Human rights abuse: UCT's Prof Lillian Artz and UWC's Lukas Muntingh are leading a project that will look into the use of torture in Africa.
Many around the country and further afield recently commemorated the death of struggle icon Steve Biko (see story on pg 1). This adds some perspective to the work done by a new initiative to address the use of torture in African countries.
Despite the fact that most African states have ratified the United Nations Convention Against Torture (UNCAT), this human rights violation is very much alive, especially in situations and areas where people are denied many of their liberties.
Claims that torture still takes place in detention facilities in emerging African democracies are often met with indifference.
In spite of Article 5 of the Universal Declaration of Human Rights and Article 5 of the African Charter on Human and People's Rights, which guarantee the right of all people to be free from torture, and the efforts of the African Commission on Human and People's Rights (ACHPR), much work remains to be done to prevent and eradicate torture in Africa.
Enter the European Union-funded Article 5 Initiative, a collaborative effort between UCT's Gender, Health and Justice Research Unit (GHJRU), the University of the Western Cape's (UWC) Community Law Centre, the University of Bristol Human Rights Implementation Centre, and the African Policing Civil Oversight Forum.
The initiative focuses on six post-conflict African countries (Burundi, Kenya, Mozambique, Rwanda, South Africa and Uganda), and aims to develop guidelines and norms to prevent and eradicate torture and other ill-treatment in places of detention.
Standards such as those set by the UNCAT are often too abstract to have operational meaning. Furthermore, international instruments are often seen as 'foreign', or imposed.
"With Article 5, we aim to develop clear standards that are context-relevant to each country," says initiative co-ordinator Professor Lillian Artz, who is based at the GHJRU.
"In South Africa, for example, prison conditions vary greatly," explains project co-ordinator Lukas Muntingh of UWC. "Some are world class, but some are well below what we should expect in a constitutional democracy."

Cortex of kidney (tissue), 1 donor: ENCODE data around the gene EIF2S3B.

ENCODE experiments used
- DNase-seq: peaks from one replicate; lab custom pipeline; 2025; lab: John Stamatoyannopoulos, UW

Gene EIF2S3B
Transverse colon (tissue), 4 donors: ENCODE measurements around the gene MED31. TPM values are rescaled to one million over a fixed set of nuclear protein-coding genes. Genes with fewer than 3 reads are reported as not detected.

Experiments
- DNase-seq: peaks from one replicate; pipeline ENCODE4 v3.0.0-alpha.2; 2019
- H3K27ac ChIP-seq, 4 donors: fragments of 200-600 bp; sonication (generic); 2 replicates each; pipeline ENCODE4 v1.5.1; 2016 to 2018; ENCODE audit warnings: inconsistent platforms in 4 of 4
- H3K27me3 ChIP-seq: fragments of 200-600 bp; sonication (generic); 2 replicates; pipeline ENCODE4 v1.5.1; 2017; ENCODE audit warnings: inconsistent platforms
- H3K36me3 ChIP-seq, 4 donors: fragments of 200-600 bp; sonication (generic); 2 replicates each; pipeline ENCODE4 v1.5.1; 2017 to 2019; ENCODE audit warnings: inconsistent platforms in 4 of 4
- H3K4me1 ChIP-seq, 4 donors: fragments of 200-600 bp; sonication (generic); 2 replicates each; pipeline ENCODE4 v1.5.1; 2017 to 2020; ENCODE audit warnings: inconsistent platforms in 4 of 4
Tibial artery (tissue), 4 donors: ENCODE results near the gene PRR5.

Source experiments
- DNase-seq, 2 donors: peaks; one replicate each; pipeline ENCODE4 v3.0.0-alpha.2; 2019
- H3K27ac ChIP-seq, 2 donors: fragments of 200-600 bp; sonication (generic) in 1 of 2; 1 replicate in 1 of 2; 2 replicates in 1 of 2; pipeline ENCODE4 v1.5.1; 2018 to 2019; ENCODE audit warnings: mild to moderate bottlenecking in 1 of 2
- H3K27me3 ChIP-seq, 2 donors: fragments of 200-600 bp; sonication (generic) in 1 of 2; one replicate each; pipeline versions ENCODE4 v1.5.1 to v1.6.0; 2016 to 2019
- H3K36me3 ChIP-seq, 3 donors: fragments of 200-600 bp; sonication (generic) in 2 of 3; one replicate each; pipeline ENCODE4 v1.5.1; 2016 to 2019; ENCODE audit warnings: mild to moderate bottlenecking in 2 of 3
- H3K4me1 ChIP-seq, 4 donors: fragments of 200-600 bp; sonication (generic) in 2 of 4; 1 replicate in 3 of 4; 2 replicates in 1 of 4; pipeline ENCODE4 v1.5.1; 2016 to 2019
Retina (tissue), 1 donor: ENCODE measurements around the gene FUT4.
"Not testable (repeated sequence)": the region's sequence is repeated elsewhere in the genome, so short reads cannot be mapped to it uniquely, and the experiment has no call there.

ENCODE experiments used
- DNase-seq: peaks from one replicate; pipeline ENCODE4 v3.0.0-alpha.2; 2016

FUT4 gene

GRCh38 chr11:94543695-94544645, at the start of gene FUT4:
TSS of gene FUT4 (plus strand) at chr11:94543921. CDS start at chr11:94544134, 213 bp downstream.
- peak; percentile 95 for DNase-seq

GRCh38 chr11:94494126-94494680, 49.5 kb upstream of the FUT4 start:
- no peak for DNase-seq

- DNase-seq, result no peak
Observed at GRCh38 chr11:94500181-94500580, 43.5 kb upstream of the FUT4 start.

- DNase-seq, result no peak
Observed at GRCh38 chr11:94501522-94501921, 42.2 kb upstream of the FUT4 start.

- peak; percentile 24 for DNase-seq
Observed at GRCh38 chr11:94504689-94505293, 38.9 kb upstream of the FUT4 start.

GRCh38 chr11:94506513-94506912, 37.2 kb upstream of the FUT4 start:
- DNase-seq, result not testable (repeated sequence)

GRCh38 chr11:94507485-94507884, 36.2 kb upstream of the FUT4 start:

It's another remnant of the continent's colonial past, he argues.
"In Africa, we have this colonial hangover. The ways of the colonial powers were perpetuated by the people who came into power, and there isn't always great awareness around human rights issues."
It was only with the death of Steve Biko in 1977 that the UN General Assembly commenced work on the drafting of the UNCAT, observes Muntingh.
"Prisoners should be made aware of their rights, and those in charge of their responsibilities. After all, what is monitored is managed."
But why now?
"These countries are all going through a critical period of democratisation and development," says Artz. "The timing is good to work within that reformatory gap."
The project will kick off with baseline studies to establish the state of affairs in each country.
Though the project is still in its inception, the research team has well-established relationships with human rights institutions in the target countries, as well as with the African Commission on Human and People's Rights.
For now, the team is looking to establish an appropriate methodology. And later there may well be opportunities to expand its examination of places of detention beyond prisons and police cells to psychiatric institutions, repatriation centres and juvenile detention centres, among other facilities.
The point of departure though, they agree, is that there is never an excuse for torture; the prohibition must be absolute.
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